Related Controls: CP-3, CP-4, CP-6, CP-7, CP-8, CP-9, CP-10, CP-11, CP-13, IR-4, IR-6, IR-8, IR-

9, MA-6, MP-2, MP-4, MP-5, PL-2, PM-8, PM-11, SA-15, SA-20, SC-7, SC-23, SI-12.

Control Enhancements:

Coordinate contingency plan development with organizational elements responsible for related plans.

Supplemental Guidance: Plans related to contingency plans for organizational systems include, for example, Business Continuity Plans, Disaster Recovery Plans, Continuity of Operations Plans, Crisis Communications Plans, Critical Infrastructure Plans, Cyber Incident Response Plans, Insider Threat Implementation Plan, and Occupant Emergency Plans.

Related Controls: None.

 

Conduct capacity planning so that necessary capacity for information processing, telecommunications, and environmental support exists during contingency operations.

Supplemental Guidance: Capacity planning is needed because different types of threats can result in a reduction of the available processing, telecommunications, and support services intended to support the organizational missions and business functions. Organizations need to anticipate degraded operations during contingency operations and factor such degradation into capacity planning. With respect to capacity planning, environmental support refers to any environmental support factor for which the organization determines that it needs to provide support in a contingency situation, even if in a degraded state. As always, such determinations are based on an assessment of risk, system categorization (impact level), and organizational risk tolerance.

Related Controls: PE-11, PE-12, PE-13, PE-14, PE-18, SC-5.

Plan for the resumption of essential missions and business functions within [Assignment: organization-defined time-period] of contingency plan activation.

Supplemental Guidance: Organizations may choose to carry out the contingency planning activities in this control enhancement as part of organizational business continuity planning including, for example, as part of business impact analyses. The time-period for resumption of essential missions and business functions may be dependent on the severity and extent of the disruptions to the system and its supporting infrastructure.

Related Controls: None.

Plan for the resumption of all missions and business functions within [Assignment: organization- defined time-period] of contingency plan activation.

Supplemental Guidance: Organizations may choose to carry out the contingency planning activities in this control enhancement as part of organizational business continuity planning including, for example, as part of business impact analyses. The time-period for resumption of missions and business functions may be dependent on the severity and extent of disruptions to the system and its supporting infrastructure.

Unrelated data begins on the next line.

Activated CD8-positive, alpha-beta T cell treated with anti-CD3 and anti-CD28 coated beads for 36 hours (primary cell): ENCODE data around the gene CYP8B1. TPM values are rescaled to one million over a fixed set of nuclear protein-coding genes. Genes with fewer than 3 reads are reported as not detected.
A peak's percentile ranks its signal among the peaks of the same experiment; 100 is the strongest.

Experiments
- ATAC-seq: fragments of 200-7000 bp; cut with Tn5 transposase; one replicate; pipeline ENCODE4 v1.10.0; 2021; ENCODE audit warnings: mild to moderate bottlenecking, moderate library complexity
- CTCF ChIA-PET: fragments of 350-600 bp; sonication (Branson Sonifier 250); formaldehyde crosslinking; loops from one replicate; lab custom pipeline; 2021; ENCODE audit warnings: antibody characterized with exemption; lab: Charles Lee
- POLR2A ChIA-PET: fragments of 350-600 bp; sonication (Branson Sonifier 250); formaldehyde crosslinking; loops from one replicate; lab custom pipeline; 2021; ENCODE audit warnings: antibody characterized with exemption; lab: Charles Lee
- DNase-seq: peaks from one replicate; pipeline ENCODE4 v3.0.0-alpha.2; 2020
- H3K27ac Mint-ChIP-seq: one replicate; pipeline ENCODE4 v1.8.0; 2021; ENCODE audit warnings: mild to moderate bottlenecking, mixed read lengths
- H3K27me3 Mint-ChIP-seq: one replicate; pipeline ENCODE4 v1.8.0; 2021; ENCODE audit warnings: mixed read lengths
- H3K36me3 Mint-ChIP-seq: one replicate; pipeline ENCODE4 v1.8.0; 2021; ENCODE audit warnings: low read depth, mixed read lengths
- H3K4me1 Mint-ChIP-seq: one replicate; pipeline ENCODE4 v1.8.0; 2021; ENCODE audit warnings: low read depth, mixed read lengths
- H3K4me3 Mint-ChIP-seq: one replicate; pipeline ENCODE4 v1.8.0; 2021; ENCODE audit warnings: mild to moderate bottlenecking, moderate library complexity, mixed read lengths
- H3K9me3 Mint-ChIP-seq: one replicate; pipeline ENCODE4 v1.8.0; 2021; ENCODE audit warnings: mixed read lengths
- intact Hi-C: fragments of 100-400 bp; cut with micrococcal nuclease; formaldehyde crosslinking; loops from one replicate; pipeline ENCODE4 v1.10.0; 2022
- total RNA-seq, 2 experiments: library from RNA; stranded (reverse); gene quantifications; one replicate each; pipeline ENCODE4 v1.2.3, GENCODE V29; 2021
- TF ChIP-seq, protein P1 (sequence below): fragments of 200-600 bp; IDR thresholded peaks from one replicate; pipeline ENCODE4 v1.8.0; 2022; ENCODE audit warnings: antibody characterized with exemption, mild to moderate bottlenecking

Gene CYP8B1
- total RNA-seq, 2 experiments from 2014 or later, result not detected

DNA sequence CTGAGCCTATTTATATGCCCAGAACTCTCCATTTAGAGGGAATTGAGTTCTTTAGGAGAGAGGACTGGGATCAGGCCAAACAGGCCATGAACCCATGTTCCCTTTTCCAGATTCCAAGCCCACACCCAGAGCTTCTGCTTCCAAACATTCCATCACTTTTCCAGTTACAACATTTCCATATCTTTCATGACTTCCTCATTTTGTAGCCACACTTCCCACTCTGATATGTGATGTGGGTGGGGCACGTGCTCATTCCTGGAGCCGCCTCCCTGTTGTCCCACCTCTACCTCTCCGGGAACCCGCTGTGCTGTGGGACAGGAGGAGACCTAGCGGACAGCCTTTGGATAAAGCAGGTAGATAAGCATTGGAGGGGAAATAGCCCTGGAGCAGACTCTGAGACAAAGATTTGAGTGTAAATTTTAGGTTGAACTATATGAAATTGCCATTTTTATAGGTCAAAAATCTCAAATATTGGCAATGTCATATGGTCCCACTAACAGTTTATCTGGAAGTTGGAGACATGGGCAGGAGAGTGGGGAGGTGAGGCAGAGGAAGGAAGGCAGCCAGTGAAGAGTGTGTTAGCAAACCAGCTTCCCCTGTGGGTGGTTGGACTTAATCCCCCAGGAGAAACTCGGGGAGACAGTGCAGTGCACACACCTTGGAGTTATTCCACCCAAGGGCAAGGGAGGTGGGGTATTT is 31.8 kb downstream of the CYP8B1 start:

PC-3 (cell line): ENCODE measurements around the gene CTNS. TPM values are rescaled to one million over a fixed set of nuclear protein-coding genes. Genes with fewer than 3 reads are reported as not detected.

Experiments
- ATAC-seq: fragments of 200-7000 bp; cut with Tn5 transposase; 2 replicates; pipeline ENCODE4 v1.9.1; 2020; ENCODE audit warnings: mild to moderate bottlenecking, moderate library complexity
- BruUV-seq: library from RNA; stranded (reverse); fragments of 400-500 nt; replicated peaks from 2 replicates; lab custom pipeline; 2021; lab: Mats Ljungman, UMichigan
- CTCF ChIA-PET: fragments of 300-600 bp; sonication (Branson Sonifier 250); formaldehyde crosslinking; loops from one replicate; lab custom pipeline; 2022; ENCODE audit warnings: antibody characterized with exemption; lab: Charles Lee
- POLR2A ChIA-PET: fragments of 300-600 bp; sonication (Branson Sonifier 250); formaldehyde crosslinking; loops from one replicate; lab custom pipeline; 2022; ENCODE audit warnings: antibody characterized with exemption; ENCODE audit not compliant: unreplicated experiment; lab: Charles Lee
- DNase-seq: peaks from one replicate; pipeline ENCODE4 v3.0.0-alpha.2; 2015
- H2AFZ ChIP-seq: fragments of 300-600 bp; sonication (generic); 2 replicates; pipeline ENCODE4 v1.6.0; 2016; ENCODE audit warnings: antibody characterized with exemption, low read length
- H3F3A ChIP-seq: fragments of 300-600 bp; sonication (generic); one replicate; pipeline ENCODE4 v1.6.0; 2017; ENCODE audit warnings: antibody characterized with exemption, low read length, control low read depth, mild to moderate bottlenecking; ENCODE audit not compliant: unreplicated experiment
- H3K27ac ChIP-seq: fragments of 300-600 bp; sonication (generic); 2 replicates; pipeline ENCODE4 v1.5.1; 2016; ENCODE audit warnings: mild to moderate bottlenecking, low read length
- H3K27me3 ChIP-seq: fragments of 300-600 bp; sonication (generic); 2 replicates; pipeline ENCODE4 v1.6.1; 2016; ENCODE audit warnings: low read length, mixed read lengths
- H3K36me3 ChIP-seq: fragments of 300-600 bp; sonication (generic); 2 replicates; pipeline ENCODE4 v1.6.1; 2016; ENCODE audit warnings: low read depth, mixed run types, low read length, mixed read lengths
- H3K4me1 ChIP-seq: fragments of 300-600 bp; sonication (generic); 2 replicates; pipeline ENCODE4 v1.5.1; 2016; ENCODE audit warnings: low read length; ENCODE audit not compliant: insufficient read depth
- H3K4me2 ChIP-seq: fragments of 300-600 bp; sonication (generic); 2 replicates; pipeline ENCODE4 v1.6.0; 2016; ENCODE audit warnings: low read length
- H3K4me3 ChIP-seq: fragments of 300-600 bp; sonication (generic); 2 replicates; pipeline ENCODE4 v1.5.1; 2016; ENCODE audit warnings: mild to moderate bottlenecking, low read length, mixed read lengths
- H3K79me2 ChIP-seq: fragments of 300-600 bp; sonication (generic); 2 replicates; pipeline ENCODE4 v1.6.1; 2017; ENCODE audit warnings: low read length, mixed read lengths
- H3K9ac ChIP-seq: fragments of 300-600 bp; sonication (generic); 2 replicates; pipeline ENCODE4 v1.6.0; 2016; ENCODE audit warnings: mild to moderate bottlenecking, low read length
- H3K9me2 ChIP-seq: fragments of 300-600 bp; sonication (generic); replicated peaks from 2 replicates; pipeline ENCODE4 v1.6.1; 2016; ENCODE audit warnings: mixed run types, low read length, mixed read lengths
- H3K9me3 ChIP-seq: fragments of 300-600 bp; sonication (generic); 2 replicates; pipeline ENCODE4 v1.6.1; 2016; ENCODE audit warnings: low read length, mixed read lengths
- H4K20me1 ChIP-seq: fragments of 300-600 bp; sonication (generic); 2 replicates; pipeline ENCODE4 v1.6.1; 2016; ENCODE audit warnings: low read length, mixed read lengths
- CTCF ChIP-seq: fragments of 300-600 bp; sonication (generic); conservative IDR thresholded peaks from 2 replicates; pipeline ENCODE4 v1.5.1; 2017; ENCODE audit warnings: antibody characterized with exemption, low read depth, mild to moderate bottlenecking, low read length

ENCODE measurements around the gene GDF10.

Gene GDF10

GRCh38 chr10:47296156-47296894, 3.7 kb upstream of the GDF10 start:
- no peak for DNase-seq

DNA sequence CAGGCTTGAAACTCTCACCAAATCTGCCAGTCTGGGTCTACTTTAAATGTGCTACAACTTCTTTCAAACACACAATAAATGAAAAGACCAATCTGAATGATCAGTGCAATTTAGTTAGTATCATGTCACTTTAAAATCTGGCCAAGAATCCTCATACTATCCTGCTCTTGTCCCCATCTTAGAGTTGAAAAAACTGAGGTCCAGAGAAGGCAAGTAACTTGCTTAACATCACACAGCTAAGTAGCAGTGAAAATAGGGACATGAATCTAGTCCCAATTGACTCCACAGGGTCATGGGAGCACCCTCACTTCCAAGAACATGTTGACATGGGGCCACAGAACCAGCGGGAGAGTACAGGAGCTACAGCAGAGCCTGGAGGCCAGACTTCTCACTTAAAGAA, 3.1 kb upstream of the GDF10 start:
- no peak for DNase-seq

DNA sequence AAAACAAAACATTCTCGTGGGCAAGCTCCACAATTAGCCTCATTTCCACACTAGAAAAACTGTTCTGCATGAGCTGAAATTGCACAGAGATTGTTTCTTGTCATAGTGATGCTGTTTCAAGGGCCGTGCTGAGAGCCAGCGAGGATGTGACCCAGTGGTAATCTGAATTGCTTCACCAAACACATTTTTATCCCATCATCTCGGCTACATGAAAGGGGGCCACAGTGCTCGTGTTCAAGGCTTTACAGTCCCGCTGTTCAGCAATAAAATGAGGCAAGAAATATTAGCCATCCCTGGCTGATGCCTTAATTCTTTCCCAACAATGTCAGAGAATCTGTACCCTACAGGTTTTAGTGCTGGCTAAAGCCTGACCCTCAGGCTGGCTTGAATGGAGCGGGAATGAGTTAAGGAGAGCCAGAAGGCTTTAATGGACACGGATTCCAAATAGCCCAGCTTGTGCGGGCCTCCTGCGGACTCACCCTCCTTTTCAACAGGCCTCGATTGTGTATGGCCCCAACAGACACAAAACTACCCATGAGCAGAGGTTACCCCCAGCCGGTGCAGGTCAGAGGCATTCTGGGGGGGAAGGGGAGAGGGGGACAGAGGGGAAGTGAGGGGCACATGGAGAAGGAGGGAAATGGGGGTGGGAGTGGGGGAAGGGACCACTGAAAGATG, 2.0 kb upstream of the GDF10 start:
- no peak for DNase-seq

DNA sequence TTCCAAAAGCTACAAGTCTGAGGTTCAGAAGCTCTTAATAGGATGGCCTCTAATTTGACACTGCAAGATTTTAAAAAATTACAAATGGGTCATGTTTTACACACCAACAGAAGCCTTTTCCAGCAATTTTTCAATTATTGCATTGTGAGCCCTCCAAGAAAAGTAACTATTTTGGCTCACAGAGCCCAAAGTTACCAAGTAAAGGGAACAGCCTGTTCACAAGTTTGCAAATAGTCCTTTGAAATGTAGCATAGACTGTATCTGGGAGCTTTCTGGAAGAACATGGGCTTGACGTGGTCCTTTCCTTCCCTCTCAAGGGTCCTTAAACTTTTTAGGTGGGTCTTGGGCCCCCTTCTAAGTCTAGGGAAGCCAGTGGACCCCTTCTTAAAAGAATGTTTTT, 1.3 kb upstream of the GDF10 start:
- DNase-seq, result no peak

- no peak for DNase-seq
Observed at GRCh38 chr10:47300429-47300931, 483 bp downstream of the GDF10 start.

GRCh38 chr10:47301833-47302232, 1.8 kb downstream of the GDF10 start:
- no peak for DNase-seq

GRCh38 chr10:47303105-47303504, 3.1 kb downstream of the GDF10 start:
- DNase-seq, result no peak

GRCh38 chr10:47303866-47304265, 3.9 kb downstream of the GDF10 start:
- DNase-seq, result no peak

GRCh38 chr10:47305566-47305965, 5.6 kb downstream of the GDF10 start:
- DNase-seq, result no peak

Related Controls: None.

Plan for the continuance of essential missions and business functions with little or no loss of operational continuity and sustains that continuity until full system restoration at primary processing and/or storage sites.

Supplemental Guidance: Organizations may choose to carry out the contingency planning activities in this control enhancement as part of organizational business continuity planning including, for example, as part of business impact analyses. Primary processing and/or storage sites defined by organizations as part of contingency planning may change depending on the circumstances associated with the contingency.

Related Controls: None.

Plan for the transfer of essential missions and business functions to alternate processing and/or storage sites with little or no loss of operational continuity and sustain that continuity through system restoration to primary processing and/or storage sites.

Supplemental Guidance: Organizations may choose to carry out the contingency planning activities in this control enhancement as part of organizational business continuity planning including, for example, as part of business impact analyses. Primary processing and/or storage sites defined by organizations as part of contingency planning may change depending on the circumstances associated with the contingency.

Related Controls: None.

 

Coordinate the contingency plan with the contingency plans of external service providers to ensure that contingency requirements can be satisfied.

Supplemental Guidance: When the capability of an organization to successfully carry out its core missions and business functions is dependent on external service providers, developing a timely and comprehensive contingency plan may become more challenging. In this situation, organizations coordinate contingency planning activities with the external entities to ensure that the individual plans reflect the overall contingency needs of the organization.